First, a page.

Sistas, get checked!

 

Cervical screening art

 

Aboriginal artist Madison Connors, a Yorta Yorta, Dja Dja Wurrung, Kamilaroi woman from North East Victoria has created art inspired about the importance of cervical screening.

The artwork will form a travelling art show that will visit eight Aboriginal Community Controlled Organisations in regional Victoria across 2019 and 2020.

Check out the art and have a yarn about women’s health.

Exhibitions

Winda-Mara Aboriginal Corporation

21 Scott Street, Heywood, Victoria 3304
7-10 October, 9am-5pm every day

Rumbalara Aboriginal Co-operative (Harmony Building)

20 Rumbalara Rd, Mooroopna, VIC 3629
12-14 November, 9am-5pm every day

Entrance to all exhibitions is free, and there will be door prizes and fun activities available. Bring a sister along!

Stay deadly, look after your health

As women, we’re busy looking after our family and the rest of our mob but it’s also important to look after ourselves.

This includes keeping our body healthy and getting our health checks done. One of the regular tests that we should do is the Cervical Screening Test.

Cervical cancer is a problem in our mob, it is the fifth most common cancer in Indigenous women. Incidence of cervical cancer in Aboriginal and Torres Strait Islander women is more than two times that of non-Indigenous women.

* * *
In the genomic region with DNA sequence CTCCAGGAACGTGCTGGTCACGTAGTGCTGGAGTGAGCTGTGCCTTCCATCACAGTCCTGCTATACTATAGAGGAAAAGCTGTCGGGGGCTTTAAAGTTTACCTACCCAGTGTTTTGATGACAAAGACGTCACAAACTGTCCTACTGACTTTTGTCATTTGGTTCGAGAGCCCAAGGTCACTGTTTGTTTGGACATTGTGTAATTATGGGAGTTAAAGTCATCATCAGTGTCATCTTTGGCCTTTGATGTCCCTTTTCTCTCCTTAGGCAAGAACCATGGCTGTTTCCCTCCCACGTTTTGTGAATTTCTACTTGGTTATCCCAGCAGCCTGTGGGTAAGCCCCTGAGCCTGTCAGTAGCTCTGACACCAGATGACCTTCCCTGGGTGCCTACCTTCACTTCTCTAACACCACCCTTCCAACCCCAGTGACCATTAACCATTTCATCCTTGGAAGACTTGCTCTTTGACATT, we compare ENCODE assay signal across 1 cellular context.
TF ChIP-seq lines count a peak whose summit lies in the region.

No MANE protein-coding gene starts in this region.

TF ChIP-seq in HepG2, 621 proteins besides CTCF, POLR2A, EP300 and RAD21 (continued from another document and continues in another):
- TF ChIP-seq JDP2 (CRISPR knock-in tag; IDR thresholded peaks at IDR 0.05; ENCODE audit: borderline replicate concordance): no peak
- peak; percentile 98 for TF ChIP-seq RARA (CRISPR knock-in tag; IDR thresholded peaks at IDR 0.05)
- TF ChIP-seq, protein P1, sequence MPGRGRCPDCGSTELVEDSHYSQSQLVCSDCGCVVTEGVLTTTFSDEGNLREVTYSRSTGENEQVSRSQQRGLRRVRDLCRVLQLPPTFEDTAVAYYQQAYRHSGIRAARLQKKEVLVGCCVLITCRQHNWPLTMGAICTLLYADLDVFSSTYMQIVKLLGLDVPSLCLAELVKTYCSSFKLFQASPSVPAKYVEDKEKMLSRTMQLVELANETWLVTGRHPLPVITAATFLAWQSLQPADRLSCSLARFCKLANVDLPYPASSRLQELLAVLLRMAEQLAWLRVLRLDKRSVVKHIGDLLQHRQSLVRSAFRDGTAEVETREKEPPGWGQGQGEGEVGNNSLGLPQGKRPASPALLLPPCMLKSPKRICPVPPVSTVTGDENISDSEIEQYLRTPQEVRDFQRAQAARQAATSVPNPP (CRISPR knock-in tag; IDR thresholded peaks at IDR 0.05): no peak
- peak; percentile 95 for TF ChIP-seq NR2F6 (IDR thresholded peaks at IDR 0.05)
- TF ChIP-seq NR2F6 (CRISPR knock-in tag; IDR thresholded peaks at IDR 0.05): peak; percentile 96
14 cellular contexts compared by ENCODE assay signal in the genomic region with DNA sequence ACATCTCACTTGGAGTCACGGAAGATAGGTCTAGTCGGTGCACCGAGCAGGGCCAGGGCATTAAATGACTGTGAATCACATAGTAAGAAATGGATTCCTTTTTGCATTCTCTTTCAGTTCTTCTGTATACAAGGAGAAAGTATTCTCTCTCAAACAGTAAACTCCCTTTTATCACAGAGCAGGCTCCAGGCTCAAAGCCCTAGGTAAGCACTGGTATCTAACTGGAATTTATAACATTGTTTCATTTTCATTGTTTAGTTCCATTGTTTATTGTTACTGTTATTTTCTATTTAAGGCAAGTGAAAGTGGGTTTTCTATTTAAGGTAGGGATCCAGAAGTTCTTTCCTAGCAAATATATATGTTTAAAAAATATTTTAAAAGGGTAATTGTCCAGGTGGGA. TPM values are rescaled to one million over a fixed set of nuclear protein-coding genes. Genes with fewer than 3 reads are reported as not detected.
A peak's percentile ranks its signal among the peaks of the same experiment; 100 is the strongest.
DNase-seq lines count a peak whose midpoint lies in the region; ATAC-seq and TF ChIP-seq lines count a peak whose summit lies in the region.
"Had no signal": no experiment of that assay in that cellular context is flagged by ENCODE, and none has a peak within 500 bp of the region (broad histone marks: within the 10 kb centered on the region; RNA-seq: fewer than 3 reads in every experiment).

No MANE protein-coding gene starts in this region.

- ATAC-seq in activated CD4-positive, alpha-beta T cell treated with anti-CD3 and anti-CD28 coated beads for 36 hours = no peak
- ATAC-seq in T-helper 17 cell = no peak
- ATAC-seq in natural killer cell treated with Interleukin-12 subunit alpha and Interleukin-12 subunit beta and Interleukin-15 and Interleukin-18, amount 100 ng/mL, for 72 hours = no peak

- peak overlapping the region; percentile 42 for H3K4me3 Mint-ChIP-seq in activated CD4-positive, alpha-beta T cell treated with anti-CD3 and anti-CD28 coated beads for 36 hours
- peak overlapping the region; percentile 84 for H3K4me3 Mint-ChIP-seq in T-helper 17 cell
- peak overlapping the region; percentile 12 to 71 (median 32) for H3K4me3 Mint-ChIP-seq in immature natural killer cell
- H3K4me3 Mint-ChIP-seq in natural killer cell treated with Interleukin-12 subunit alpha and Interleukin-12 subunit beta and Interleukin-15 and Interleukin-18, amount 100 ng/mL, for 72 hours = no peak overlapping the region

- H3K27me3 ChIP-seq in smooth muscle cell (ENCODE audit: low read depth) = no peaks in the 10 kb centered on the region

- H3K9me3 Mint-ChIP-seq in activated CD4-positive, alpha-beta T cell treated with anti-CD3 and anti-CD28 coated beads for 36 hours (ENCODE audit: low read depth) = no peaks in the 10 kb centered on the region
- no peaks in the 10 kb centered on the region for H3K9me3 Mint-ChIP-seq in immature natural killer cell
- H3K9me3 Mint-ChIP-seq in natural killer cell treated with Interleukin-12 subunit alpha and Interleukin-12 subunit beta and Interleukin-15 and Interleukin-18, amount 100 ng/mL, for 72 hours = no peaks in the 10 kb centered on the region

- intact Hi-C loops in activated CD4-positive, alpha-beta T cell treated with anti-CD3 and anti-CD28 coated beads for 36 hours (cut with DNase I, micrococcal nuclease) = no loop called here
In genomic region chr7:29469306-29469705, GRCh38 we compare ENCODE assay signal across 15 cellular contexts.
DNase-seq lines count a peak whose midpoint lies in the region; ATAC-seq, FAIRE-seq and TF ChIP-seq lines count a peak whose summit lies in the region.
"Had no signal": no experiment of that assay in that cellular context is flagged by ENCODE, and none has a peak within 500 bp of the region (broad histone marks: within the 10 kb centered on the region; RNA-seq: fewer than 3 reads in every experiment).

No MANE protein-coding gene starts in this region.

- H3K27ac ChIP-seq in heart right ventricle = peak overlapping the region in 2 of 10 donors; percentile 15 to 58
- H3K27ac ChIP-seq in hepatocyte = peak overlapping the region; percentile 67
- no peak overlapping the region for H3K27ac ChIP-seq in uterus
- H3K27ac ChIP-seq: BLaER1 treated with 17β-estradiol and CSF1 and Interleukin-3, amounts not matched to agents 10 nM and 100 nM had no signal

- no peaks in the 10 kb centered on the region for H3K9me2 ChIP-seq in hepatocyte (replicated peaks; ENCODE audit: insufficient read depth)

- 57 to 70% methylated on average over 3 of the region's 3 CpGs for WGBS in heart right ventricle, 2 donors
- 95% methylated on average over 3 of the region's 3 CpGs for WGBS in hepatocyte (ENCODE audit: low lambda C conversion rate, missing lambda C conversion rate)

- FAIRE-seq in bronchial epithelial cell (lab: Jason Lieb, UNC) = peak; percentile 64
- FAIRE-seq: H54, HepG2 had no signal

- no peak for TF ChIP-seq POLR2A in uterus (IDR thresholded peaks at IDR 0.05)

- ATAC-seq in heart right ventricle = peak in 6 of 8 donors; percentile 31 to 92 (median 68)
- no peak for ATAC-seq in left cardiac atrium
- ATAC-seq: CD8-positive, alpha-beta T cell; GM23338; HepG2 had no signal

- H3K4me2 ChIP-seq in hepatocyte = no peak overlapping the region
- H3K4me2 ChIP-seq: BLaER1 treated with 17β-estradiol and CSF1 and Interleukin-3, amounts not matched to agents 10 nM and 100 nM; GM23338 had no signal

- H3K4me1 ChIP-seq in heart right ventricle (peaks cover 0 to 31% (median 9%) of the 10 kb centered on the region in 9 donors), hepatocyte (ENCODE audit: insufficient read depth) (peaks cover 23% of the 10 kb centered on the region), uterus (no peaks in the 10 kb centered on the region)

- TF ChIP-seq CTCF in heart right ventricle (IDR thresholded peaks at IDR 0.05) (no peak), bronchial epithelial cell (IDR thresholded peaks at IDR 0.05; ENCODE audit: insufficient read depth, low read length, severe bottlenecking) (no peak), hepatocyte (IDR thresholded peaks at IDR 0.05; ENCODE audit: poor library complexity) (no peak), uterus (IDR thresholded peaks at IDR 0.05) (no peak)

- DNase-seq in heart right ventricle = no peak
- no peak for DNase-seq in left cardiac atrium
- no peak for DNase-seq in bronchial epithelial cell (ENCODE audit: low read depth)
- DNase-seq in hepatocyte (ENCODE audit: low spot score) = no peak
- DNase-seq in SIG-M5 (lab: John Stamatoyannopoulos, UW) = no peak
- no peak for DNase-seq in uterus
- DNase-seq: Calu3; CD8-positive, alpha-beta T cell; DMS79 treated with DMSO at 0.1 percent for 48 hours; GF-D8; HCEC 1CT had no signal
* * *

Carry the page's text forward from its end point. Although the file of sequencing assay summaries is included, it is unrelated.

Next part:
We need to look after our health and the health of our sisters by taking part in cervical screening.

The Cervical Screening Test

The Cervical Screening Test checks the health of your cervix. It looks for HPV infection so that it can be found early, before it has a chance to become cervical cancer.

If you’re aged 25 to 74, having a Cervical Screening Test every five years is the best way to look after your health.

 

Cervical screening art

 

The Cervical Screening Test is done by a doctor or nurse at your Aboriginal health service, or other practice. The test takes less than ten minutes and isn’t painful. Find out more about the test.

Don’t be shame, get checked sistas! There are safe options available for our mob. Get your health check, speak to your Aboriginal Health Worker, visit the art exhibition in your area, or call 13 11 20 to speak to Cancer Council.

This project is funded by a grant from The Ian Potter Foundation.

About The Ian Potter Foundation

The Ian Potter Foundation is one of Australia’s major philanthropic foundations. The Foundation makes grants nationally to support charitable organisations working to benefit the community across a wide range of sectors including the arts, environment, science, medical research, education and community wellbeing. The Ian Potter Foundation aims to support and promote a healthy, vibrant, fair and sustainable Australia.